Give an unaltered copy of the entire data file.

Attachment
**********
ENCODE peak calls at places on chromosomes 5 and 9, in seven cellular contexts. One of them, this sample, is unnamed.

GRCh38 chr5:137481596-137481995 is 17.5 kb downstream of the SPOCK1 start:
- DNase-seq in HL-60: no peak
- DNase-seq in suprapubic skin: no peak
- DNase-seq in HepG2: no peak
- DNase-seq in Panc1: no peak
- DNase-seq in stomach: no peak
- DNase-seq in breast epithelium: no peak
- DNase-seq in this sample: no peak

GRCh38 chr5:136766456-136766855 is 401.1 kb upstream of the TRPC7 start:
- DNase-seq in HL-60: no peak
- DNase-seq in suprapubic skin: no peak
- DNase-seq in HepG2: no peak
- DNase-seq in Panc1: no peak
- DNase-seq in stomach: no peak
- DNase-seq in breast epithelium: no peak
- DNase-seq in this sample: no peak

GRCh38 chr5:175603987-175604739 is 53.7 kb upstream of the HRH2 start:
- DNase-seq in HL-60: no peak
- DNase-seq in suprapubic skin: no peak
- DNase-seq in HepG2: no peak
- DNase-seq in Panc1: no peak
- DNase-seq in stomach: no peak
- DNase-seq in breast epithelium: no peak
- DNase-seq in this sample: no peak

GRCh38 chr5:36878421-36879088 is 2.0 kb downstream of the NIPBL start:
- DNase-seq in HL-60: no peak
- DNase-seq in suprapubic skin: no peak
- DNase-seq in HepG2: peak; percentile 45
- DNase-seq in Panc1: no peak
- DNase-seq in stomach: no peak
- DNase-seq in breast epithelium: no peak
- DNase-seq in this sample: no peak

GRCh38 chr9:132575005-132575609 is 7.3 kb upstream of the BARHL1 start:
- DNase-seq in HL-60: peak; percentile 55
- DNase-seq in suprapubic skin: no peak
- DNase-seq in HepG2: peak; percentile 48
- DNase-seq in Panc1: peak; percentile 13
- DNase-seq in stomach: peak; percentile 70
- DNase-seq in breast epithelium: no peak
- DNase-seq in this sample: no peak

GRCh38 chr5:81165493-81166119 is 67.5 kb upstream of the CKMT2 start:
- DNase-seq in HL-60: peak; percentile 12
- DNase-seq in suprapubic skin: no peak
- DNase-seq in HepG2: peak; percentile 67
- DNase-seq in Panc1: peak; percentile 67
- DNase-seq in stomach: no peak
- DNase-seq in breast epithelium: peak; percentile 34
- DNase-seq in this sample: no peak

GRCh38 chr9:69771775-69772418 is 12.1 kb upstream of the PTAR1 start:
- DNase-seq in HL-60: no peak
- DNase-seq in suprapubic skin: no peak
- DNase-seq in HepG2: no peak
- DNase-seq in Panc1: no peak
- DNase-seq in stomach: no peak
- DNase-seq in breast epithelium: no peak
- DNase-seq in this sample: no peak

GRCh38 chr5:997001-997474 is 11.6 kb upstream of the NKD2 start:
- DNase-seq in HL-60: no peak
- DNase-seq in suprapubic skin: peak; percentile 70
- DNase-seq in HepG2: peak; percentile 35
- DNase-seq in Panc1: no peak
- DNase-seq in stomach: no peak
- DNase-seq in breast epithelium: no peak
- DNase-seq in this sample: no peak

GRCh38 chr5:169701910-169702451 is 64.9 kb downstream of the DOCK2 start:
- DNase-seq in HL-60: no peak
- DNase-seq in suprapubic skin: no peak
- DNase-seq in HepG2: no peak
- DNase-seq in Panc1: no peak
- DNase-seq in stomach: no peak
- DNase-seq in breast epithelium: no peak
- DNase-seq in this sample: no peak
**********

ENCODE peak calls at places on chromosomes 5 and 9, in seven cellular contexts. One of them, this sample, is unnamed.

GRCh38 chr5:137481596-137481995 is 17.5 kb downstream of the SPOCK1 start:
- DNase-seq in HL-60: no peak
- DNase-seq in suprapubic skin: no peak
- DNase-seq in HepG2: no peak
- DNase-seq in Panc1: no peak
- DNase-seq in stomach: no peak
- DNase-seq in breast epithelium: no peak
- DNase-seq in this sample: no peak

GRCh38 chr5:136766456-136766855 is 401.1 kb upstream of the TRPC7 start:
- DNase-seq in HL-60: no peak
- DNase-seq in suprapubic skin: no peak
- DNase-seq in HepG2: no peak
- DNase-seq in Panc1: no peak
- DNase-seq in stomach: no peak
- DNase-seq in breast epithelium: no peak
- DNase-seq in this sample: no peak

GRCh38 chr5:175603987-175604739 is 53.7 kb upstream of the HRH2 start:
- DNase-seq in HL-60: no peak
- DNase-seq in suprapubic skin: no peak
- DNase-seq in HepG2: no peak
- DNase-seq in Panc1: no peak
- DNase-seq in stomach: no peak
- DNase-seq in breast epithelium: no peak
- DNase-seq in this sample: no peak

GRCh38 chr5:36878421-36879088 is 2.0 kb downstream of the NIPBL start:
- DNase-seq in HL-60: no peak
- DNase-seq in suprapubic skin: no peak
- DNase-seq in HepG2: peak; percentile 45
- DNase-seq in Panc1: no peak
- DNase-seq in stomach: no peak
- DNase-seq in breast epithelium: no peak
- DNase-seq in this sample: no peak

GRCh38 chr9:132575005-132575609 is 7.3 kb upstream of the BARHL1 start:
- DNase-seq in HL-60: peak; percentile 55
- DNase-seq in suprapubic skin: no peak
- DNase-seq in HepG2: peak; percentile 48
- DNase-seq in Panc1: peak; percentile 13
- DNase-seq in stomach: peak; percentile 70
- DNase-seq in breast epithelium: no peak
- DNase-seq in this sample: no peak

GRCh38 chr5:81165493-81166119 is 67.5 kb upstream of the CKMT2 start:
- DNase-seq in HL-60: peak; percentile 12
- DNase-seq in suprapubic skin: no peak
- DNase-seq in HepG2: peak; percentile 67
- DNase-seq in Panc1: peak; percentile 67
- DNase-seq in stomach: no peak
- DNase-seq in breast epithelium: peak; percentile 34
- DNase-seq in this sample: no peak

GRCh38 chr9:69771775-69772418 is 12.1 kb upstream of the PTAR1 start:
- DNase-seq in HL-60: no peak
- DNase-seq in suprapubic skin: no peak
- DNase-seq in HepG2: no peak
- DNase-seq in Panc1: no peak
- DNase-seq in stomach: no peak
- DNase-seq in breast epithelium: no peak
- DNase-seq in this sample: no peak

GRCh38 chr5:997001-997474 is 11.6 kb upstream of the NKD2 start:
- DNase-seq in HL-60: no peak
- DNase-seq in suprapubic skin: peak; percentile 70
- DNase-seq in HepG2: peak; percentile 35
- DNase-seq in Panc1: no peak
- DNase-seq in stomach: no peak
- DNase-seq in breast epithelium: no peak
- DNase-seq in this sample: no peak

GRCh38 chr5:169701910-169702451 is 64.9 kb downstream of the DOCK2 start:
- DNase-seq in HL-60: no peak
- DNase-seq in suprapubic skin: no peak
- DNase-seq in HepG2: no peak
- DNase-seq in Panc1: no peak
- DNase-seq in stomach: no peak
- DNase-seq in breast epithelium: no peak
- DNase-seq in this sample: no peak